Fashion For Characters I

For some time now I realize that very often the book cover varies significantly from the story of a book. Quite pronounced it shows in the genre ‘Historical Romance.’

Now, don’t get me wrong! I don’t mind that much! Unless of course, the story tells us of a golden-haired beauty and the cover shows a black-haired gypsy woman I often don’t care.

I’m not complaining about anything within the book! Very often Historical Romance tells us a story of two loving people in the medieval times, being pushed into an arranged marriage by society and their families and falling in love for the first time.  Blessings to them! Falling in love is an exquisite feeling and should be enjoyed.

Let’s see: When I researched for this blog post, I have seen the U.S. covers of some of Virginia Henley’s older books and liked them a lot. By continuing the research, I discovered the German book covers of Virginia Henley’s books and laughed loudly.

Oh – no! Not what you think! I love them. They’re beautiful, they’re artistic, they’re intriguing, and they’re sexy. Just what I’d been expecting of the story. – But they don’t show anything historical in the lady’s dresses as they were around 1300 when the stories are supposed to take place.

Within the story, Virginia Henley talked about wide, flowing robes, made of light and beautiful fabric, unique and sexy, showing the women’s ‘ripe breasts’ and feminine curves.

Let me show you what I’m talking about:

Picture courtesy of http://www.amazon.de

Picture courtesy of: http://www.amazon.de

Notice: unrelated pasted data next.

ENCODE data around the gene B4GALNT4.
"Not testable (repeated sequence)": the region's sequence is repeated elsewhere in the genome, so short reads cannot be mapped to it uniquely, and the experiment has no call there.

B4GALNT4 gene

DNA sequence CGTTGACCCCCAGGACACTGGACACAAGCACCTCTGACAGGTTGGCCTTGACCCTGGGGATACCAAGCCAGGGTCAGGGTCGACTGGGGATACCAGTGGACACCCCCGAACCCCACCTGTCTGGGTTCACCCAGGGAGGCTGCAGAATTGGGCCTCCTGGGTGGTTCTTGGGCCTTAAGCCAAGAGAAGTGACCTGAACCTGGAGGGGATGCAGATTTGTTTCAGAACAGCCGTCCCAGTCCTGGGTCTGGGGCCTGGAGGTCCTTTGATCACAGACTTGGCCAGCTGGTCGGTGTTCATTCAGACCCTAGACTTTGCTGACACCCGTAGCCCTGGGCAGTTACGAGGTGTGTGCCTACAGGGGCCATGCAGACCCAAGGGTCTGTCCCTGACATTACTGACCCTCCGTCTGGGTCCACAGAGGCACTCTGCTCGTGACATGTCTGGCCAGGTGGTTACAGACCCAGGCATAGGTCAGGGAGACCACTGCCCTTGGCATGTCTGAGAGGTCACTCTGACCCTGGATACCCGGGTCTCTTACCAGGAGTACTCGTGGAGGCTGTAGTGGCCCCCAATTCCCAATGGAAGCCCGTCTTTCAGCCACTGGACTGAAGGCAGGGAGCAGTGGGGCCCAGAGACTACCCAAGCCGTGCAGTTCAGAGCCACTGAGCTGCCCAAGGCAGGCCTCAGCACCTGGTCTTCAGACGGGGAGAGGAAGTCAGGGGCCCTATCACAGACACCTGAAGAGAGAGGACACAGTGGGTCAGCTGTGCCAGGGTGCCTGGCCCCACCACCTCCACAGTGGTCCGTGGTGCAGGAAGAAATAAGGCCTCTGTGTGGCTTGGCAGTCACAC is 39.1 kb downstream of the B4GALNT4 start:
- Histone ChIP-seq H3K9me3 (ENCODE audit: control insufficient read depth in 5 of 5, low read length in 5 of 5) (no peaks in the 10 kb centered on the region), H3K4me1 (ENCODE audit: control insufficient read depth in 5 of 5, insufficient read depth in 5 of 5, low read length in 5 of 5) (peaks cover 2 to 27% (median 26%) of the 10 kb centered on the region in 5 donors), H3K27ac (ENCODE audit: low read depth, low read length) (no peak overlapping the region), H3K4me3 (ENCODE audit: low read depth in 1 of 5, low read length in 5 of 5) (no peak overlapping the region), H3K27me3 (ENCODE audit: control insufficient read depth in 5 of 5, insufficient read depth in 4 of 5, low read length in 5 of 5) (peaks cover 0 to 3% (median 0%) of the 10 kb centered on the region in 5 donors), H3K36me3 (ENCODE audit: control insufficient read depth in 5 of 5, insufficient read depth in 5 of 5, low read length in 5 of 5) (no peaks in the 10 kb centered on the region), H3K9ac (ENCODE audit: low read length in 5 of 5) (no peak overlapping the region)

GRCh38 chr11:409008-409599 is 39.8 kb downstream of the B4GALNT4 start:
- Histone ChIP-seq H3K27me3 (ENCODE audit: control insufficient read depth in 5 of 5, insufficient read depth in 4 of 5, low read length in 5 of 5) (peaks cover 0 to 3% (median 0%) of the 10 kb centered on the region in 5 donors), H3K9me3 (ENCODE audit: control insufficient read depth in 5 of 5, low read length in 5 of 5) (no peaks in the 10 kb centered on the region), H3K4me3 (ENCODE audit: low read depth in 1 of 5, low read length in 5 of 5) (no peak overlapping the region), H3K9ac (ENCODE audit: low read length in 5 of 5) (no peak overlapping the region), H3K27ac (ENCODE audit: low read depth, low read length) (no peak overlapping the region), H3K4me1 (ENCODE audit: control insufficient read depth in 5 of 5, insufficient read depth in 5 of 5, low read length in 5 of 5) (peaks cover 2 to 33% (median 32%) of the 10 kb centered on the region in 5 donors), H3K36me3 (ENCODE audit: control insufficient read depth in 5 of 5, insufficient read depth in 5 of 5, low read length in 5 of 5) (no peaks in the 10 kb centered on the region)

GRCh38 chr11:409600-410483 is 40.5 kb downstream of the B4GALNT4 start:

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Now, seeing these wonderful dresses on the cover pictures and carrying these images through reading the romance makes the fun twice as nice. Seeing the beautiful sexy ladies and the strong muscular, handsome men and reading about their eternal love makes for an enjoyable time.

At this point now I have to be fair and add that I don’t ‘blame’ Virginia Henley for anything. She’s a great writer, and I enjoyed reading the few books I have from her.

But I’m afraid, right now I have to ruin our dreams of sexy medieval ladies in wide hot high slit dresses of silk and purest sensuality.

The sad truth is that medieval ladies in their gowns looked more like this:

 

Picture courtesy of: http://www.pinterest.com

Picture courtesy of: http://www.pinterest.com

 

 

 

 

 

 

 

 

 

 

 

 

 

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I figure every nun dresses sexier than these medieval ladies. But I as well understand that it would be a little, let’s say, ‘difficult’ for a lady to show yourself as being enormously sexy in a dress where the man of your dreams has to peel you out of that very same dress like an onion.

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When it comes to reading a medieval historical romance book, I’m the first one to admit that looking at a book cover like this wouldn’t tickle my ‘need’ to buy that book in the first place, let alone read it.

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Picture courtesy of: http://www.pinterest.com

 

On the other hand, seeing a book cover like this below and feeling like reading a steamy historical romance would make me buy it immediately.